For the first time in quite some time, attendees at the International Council of Shopping Centers (ICSC) Spring Convention in Las Vegas (RECon) might be hoping that what happens in Vegas doesn’t stay in Vegas. There is no doubt in my mind that all the signs are pointing to an event that looks very different than the last few years. The convention runs from Sunday, May 19th through Wednesday, May 22nd at the Las Vegas Convention Center, and will play host to more than 30,000 attendees, around 1,000 exhibitors, and a renewed sense of enthusiasm about the future of our industry.
It’s not just the pre-convention energy and activity that has gotten my attention this year; there also seem to be some new, largely positive trends, which will almost certainly be evident over the course of the event. Here are a few of my observations about what seems to be different — and what we can look forward to — at the 2013 ICSC:
First off, everyone’s schedule is fully booked, and has been for the last several weeks. Not only is this the earliest I have known those personal and professional appointment books to be fully packed, but some meetings started being formally scheduled in March. I can’t remember a time when ICSC meetings were being planned that early in the year. The big question, of course, is whether or not those meetings will pan out: Will the busier schedules translate into deals or development momentum? There is no way to answer that question now, of course, but I think it is, at the very least, a positive indicator.
A change in focus
I also anticipate that a great deal of what is going to be presented to the retailers from the developers at this year’s RECon will be focused on redevelopment and mixed use. Comparatively speaking, there is still not a significant amount of new development out there. What is happening instead is that we are seeing attention paid to assets that have been ignored for a long time. Whether the planned changes in store for many of those assets are mostly cosmetic changes intended to attract tenants, or more along the lines of larger expansions or wholesale renovations, the desire for new investment is clearly evident.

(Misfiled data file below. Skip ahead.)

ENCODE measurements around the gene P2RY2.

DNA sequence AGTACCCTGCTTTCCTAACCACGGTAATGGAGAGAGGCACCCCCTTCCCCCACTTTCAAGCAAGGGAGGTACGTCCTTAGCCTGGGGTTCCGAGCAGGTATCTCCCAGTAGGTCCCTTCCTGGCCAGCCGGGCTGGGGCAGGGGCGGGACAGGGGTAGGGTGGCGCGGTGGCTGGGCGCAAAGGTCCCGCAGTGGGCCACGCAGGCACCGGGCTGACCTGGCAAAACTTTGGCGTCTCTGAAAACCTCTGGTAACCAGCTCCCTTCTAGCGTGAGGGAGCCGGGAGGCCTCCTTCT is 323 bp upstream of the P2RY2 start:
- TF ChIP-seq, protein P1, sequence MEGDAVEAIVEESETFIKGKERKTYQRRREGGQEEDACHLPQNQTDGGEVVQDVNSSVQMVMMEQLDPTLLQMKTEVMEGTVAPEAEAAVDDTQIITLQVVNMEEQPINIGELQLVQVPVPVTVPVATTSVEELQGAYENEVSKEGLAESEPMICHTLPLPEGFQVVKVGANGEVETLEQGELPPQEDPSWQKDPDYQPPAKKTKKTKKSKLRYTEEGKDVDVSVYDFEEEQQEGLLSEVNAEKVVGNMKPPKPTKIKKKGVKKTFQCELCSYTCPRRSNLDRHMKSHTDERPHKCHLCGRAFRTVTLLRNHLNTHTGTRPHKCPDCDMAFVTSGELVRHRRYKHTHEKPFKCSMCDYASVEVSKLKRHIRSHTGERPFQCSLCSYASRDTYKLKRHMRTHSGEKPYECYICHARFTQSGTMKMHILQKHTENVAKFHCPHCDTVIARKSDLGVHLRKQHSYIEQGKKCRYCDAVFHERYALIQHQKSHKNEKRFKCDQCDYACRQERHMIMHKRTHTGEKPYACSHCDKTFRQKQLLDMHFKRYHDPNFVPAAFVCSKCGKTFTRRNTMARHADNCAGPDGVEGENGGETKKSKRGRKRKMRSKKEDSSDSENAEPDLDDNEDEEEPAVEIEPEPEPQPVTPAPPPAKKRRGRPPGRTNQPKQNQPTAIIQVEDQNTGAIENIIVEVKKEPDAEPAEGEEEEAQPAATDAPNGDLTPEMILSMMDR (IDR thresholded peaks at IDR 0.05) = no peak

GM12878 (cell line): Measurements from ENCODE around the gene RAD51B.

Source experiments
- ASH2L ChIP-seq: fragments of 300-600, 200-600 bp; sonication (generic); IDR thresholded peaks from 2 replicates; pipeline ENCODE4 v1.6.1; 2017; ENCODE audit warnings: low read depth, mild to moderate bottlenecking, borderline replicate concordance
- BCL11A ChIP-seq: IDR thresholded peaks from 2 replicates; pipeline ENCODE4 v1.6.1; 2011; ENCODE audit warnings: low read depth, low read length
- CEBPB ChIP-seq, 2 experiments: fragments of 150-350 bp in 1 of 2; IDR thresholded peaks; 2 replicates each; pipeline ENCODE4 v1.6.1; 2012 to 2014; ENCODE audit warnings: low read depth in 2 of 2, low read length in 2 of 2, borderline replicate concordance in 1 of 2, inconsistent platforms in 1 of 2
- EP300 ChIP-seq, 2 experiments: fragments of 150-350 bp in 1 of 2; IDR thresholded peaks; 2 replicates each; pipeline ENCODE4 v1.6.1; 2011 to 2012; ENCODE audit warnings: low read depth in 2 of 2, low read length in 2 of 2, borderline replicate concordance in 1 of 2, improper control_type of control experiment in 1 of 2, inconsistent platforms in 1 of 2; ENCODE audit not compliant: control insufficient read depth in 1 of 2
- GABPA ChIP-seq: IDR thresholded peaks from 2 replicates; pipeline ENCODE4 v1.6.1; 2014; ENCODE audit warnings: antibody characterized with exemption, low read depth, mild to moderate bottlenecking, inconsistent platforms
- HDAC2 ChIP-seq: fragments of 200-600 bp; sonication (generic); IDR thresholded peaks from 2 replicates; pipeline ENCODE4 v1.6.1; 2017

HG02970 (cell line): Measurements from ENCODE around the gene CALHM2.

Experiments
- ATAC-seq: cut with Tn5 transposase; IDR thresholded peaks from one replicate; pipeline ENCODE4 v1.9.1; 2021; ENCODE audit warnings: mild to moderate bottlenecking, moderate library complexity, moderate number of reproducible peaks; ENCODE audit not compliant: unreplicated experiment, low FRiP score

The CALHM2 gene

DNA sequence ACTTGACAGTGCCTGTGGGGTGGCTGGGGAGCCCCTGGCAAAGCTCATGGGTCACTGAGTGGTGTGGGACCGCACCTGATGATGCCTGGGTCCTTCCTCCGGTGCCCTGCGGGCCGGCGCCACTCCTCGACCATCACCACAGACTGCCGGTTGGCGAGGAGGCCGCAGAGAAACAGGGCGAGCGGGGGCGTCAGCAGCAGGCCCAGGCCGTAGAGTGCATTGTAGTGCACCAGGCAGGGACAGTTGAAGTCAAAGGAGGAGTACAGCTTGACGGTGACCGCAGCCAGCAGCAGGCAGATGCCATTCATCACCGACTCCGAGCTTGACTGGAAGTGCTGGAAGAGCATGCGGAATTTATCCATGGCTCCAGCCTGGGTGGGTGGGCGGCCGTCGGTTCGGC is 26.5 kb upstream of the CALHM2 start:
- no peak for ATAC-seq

Redevelopment opportunities in metro/urban markets have been a corresponding focus. I interpret this to mean that developers aren’t going after areas of suburban or exurban population growth as much as in the past, and are looking more at places with strong population/demographics already in place. Another trend I see in play that will likely make itself felt at ICSC is the tendency for retailers to look more closely at smaller markets than they have in the past. To a large degree, I think this is because they are rolling out smaller formats, giving them the flexibility to be able to move into both smaller markets and add more urban locations.
It’s also worth noting that there seem to be a larger number of parties and social events scheduled in 2013. While that might sound frivolous, this represents a deeper change of thinking: that developers and retailers believe these gatherings and special events (which are really a marketing expense) are once again worth the investment. And, given how quickly the ICSC parties and social events evaporated during the depths of the recession, their return is, to me at least, one more welcome sign of a recovery. Lastly, I found out the hard way that ICSC is virtually sold out of the rooms and lodging packages that are made available at special pricing for the convention. There is a definite positive mood out there when people are lining up to get to Vegas.
I’d be interested to hear from those planning to attend ICSC this year: Have your plans changed for 2013? Are you seeing any signs that this year’s convention could be action-packed relative to past years? What are you looking forward to at the event? Join the conversation by leaving a comment below or feel free to e-mail me at [email protected].